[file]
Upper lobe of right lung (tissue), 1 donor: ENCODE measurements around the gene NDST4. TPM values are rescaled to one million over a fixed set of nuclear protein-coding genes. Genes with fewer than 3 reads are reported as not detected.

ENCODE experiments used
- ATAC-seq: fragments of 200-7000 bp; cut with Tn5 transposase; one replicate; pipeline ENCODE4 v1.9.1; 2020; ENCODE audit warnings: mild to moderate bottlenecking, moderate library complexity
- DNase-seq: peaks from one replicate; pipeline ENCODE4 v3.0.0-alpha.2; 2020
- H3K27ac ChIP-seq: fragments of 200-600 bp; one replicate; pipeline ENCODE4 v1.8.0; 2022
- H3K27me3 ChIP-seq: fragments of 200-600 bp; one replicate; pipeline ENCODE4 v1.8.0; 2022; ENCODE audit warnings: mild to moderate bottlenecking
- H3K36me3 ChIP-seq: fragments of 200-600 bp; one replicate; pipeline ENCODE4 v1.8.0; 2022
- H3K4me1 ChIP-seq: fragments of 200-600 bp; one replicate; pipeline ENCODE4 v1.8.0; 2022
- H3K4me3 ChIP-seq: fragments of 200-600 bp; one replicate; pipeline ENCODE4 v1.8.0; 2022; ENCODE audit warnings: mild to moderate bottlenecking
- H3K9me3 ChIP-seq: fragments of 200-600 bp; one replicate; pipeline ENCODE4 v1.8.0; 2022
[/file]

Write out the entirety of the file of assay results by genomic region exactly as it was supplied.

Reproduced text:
Upper lobe of right lung (tissue), 1 donor: ENCODE measurements around the gene NDST4. TPM values are rescaled to one million over a fixed set of nuclear protein-coding genes. Genes with fewer than 3 reads are reported as not detected.

ENCODE experiments used
- ATAC-seq: fragments of 200-7000 bp; cut with Tn5 transposase; one replicate; pipeline ENCODE4 v1.9.1; 2020; ENCODE audit warnings: mild to moderate bottlenecking, moderate library complexity
- DNase-seq: peaks from one replicate; pipeline ENCODE4 v3.0.0-alpha.2; 2020
- H3K27ac ChIP-seq: fragments of 200-600 bp; one replicate; pipeline ENCODE4 v1.8.0; 2022
- H3K27me3 ChIP-seq: fragments of 200-600 bp; one replicate; pipeline ENCODE4 v1.8.0; 2022; ENCODE audit warnings: mild to moderate bottlenecking
- H3K36me3 ChIP-seq: fragments of 200-600 bp; one replicate; pipeline ENCODE4 v1.8.0; 2022
- H3K4me1 ChIP-seq: fragments of 200-600 bp; one replicate; pipeline ENCODE4 v1.8.0; 2022
- H3K4me3 ChIP-seq: fragments of 200-600 bp; one replicate; pipeline ENCODE4 v1.8.0; 2022; ENCODE audit warnings: mild to moderate bottlenecking
- H3K9me3 ChIP-seq: fragments of 200-600 bp; one replicate; pipeline ENCODE4 v1.8.0; 2022